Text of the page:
Celebrate the patron saints in your life and in the lives of your children. These saints could be the saints your children are named after. If your child is not named after a saint, look and see if there is a saint whose feast day falls on your child’s birthday or on another special anniversary in the life of your child and celebrate that saint.

I try to celebrate by doing something special. You can do something small, a special dessert after dinner, a pancake breakfast, or something fun as a family. The idea being that you are celebrating in a small way the feast of this saint as you would the birthday or special anniversary of someone you love. This will help your child relate to and connect with their patron saints over the years. 

Introduce them to saints that share their interests, passions or struggles. 

A great way to introduce children to saints, especially as they get older, is to introduce them to saints that share their passions or interests. Have a child that loves music? St. Cecilia is the patron saint of musicians. Have a child that loves to play sports? St. Sebastian is the patron saint of athletes. Maybe your child is intellectual and studious. St. Thomas Aquinas is the patron saint of students. 

You can also find saints that struggled with some of the same things your children might struggle with. St. John Vianney and Bl. Pier Giorgio Frassati struggled in school. In fact, John Vianney almost didn’t become a priest because he had such trouble with his classes and Pier Giorgio failed many of his exams. Sts. Teresa of Avila and Thomas Aquinas were called names by their peers. St. Dymphna is the patron saint of those that struggle with mental illnesses like depression and anxiety. 

The list goes on and on. Use the interests and desires of your children to introduce them to saints that will walk with them and guide them throughout their lives.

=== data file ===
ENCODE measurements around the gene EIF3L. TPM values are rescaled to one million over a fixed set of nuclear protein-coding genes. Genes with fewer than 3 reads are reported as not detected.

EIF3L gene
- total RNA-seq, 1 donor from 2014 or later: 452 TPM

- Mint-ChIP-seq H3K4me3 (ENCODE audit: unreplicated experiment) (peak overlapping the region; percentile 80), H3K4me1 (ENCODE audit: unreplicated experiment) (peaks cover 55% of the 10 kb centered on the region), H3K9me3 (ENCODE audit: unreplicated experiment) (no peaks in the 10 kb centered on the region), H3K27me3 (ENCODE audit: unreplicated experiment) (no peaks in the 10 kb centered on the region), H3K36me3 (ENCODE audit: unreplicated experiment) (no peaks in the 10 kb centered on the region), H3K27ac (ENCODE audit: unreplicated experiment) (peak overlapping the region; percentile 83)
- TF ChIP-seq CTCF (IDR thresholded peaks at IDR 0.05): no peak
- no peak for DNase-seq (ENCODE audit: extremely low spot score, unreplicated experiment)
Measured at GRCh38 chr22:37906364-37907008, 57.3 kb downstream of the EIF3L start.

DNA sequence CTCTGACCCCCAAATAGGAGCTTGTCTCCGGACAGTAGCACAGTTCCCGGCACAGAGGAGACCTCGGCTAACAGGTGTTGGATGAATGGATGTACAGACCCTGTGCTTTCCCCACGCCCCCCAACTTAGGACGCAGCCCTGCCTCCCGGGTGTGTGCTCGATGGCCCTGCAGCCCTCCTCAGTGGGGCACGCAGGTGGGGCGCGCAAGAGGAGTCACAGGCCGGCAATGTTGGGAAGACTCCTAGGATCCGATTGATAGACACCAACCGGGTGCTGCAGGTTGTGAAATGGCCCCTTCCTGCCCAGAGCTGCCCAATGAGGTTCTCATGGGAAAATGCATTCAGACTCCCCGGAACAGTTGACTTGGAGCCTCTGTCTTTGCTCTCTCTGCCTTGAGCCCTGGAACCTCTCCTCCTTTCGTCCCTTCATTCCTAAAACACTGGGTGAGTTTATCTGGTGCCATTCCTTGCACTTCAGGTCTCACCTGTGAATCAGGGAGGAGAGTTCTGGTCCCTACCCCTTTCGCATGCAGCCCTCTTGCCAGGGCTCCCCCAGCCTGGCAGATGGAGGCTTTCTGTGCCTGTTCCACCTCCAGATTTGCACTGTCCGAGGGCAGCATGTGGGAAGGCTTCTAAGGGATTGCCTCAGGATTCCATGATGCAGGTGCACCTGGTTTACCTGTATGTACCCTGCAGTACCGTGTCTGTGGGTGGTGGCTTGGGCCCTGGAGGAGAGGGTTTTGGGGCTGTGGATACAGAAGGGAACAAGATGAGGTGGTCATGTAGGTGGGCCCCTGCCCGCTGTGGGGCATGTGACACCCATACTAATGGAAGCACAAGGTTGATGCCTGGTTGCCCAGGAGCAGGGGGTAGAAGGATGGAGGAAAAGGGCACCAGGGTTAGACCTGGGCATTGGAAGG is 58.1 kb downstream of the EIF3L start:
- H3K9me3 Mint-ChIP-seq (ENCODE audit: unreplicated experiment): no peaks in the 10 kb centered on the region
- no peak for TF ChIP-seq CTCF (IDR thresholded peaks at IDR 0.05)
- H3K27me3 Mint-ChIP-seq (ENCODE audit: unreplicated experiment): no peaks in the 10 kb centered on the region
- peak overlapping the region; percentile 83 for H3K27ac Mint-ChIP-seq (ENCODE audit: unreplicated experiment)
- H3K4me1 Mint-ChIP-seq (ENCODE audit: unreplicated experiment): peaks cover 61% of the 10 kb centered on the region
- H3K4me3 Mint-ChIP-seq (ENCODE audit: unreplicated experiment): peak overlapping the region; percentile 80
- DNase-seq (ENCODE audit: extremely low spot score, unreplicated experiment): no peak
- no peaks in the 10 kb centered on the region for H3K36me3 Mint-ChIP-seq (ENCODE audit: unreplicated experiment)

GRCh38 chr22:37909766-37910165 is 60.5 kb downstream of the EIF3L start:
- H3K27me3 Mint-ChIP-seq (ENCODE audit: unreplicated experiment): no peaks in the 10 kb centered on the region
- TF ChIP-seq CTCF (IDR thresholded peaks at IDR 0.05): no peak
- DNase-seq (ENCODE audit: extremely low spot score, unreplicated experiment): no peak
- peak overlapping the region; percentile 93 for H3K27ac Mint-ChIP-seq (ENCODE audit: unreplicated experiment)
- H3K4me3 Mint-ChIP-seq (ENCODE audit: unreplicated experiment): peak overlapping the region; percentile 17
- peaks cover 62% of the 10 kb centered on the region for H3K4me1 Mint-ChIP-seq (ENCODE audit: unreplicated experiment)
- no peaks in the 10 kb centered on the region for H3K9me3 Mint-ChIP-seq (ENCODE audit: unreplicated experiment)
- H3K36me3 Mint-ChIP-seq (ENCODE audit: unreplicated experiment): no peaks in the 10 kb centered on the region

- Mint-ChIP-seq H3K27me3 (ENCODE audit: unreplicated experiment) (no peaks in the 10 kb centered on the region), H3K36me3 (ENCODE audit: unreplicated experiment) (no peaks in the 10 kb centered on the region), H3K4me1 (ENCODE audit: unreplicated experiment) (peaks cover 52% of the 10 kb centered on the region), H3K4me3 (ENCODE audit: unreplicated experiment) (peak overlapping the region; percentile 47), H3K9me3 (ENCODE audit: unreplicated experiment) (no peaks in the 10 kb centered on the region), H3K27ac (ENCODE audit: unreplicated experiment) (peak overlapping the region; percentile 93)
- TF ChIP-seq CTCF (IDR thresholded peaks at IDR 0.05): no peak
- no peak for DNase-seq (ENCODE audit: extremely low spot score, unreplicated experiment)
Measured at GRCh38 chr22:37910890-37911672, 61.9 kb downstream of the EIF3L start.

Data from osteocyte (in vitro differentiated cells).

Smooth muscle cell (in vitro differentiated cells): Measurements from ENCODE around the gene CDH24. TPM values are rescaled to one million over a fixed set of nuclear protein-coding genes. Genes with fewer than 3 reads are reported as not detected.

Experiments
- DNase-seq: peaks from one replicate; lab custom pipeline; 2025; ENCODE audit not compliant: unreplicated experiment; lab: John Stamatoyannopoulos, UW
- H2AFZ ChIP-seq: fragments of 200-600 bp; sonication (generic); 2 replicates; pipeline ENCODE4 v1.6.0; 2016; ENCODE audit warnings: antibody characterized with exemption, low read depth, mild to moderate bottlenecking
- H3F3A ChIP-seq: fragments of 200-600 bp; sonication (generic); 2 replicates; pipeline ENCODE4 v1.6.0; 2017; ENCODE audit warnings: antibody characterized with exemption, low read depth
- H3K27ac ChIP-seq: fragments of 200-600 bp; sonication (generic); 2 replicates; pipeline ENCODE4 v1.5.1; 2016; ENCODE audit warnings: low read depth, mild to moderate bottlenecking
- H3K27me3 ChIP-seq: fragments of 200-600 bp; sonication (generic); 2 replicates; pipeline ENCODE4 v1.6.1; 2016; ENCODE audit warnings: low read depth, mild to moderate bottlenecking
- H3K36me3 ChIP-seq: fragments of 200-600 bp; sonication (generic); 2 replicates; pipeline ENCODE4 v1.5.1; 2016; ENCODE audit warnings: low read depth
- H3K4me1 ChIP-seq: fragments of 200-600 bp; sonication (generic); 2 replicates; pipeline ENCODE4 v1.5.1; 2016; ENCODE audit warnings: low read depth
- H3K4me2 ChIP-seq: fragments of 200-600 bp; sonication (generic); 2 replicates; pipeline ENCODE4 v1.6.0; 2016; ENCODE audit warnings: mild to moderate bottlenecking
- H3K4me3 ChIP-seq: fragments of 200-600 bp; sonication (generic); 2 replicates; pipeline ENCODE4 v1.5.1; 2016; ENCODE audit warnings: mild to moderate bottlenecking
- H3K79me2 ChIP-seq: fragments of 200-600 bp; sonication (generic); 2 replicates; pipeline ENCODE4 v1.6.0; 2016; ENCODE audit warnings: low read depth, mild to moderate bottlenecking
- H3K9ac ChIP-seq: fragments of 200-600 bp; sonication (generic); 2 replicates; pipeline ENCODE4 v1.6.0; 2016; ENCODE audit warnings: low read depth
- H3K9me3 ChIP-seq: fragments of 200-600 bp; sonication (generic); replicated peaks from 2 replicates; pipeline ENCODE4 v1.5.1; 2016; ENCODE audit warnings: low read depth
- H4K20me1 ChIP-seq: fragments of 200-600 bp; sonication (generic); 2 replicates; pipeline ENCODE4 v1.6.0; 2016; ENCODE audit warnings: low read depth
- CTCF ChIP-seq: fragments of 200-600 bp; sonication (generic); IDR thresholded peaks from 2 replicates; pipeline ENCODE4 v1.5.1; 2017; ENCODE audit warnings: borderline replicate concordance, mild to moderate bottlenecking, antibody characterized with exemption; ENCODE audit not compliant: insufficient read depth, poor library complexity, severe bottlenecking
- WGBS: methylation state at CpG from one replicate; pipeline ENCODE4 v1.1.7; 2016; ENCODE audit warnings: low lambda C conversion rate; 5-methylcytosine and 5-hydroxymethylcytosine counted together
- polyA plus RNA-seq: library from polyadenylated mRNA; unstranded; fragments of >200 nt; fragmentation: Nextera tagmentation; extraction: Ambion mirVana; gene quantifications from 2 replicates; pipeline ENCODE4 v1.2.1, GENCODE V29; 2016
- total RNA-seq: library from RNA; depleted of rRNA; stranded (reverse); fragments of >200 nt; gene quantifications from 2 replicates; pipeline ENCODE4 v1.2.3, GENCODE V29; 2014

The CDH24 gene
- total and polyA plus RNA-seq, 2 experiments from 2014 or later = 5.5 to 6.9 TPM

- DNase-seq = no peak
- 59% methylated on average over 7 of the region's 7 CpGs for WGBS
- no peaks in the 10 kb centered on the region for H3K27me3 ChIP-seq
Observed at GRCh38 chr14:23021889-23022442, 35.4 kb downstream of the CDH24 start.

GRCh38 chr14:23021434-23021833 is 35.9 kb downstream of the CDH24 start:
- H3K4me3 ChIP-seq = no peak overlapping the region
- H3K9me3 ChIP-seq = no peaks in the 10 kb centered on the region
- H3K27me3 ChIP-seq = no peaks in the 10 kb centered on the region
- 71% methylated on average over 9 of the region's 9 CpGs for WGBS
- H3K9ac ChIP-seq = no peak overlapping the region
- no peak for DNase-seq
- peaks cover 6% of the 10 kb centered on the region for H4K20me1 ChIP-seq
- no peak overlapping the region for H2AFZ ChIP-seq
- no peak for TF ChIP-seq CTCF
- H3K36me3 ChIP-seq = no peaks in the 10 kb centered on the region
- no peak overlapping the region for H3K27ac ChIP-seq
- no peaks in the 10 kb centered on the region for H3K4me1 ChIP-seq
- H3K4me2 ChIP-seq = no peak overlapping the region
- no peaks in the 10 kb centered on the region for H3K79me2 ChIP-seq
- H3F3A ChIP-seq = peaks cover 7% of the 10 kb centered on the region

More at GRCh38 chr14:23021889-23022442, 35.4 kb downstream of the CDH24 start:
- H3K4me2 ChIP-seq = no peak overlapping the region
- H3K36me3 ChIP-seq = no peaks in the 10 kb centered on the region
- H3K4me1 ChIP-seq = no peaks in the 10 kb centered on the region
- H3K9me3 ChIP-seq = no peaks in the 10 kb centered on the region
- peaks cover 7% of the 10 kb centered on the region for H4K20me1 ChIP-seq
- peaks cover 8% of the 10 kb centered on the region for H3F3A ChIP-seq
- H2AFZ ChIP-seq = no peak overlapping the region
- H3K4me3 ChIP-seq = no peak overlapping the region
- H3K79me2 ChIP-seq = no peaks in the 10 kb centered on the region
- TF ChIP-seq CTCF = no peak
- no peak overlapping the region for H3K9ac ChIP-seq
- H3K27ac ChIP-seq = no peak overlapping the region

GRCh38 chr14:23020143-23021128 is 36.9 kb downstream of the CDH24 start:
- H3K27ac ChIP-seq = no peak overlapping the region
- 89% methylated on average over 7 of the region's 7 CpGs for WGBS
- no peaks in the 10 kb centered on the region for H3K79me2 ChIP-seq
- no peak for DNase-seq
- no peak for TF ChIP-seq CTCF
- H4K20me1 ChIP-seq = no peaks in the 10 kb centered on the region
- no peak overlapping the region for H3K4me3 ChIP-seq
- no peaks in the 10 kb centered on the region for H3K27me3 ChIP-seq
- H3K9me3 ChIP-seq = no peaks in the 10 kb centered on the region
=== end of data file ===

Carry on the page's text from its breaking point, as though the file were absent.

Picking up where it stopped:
Take them deeper.

Finally, when you find that your child takes a particular interest in a saint, take them deeper. Maybe find a book about the life of the saint. Search for movies that tell the stories of these saints. If possible, when you travel, visit churches named after the saints they love.  

As we grew up, my mom was always good about finding little prayer cards with our favorite saints on them to help us remember them. One year for Easter, she gave me a little icon of St. Maria Goretti. I still have this icon in my home today. 

The saints are here to be our companions and guides. They want to be involved in the lives of your children, to lead them closer to Christ. Through these little and simple ways, I hope you are able to introduce your children to their lifelong companions, just as my mom introduced me to mine. 

Cover Image: A mother and daughter venerate a relic of St. John Vianney which was brought to the Cathedral of the Immaculate Conception in 2018.

By Elizabeth Slaten

Elizabeth currently serves as the Managing Editor for the Catholic East Texas in the Diocese of Tyler. A native East Texan, Elizabeth is a cradle Catholic with a passion for Evangelization and Catechesis. She has a Master’s degree in Theology from the Augustine Institute in Denver, CO. In her free time, Elizabeth can be found studying Church History, hiking or perfecting her skills at brewing the perfect cup of coffee.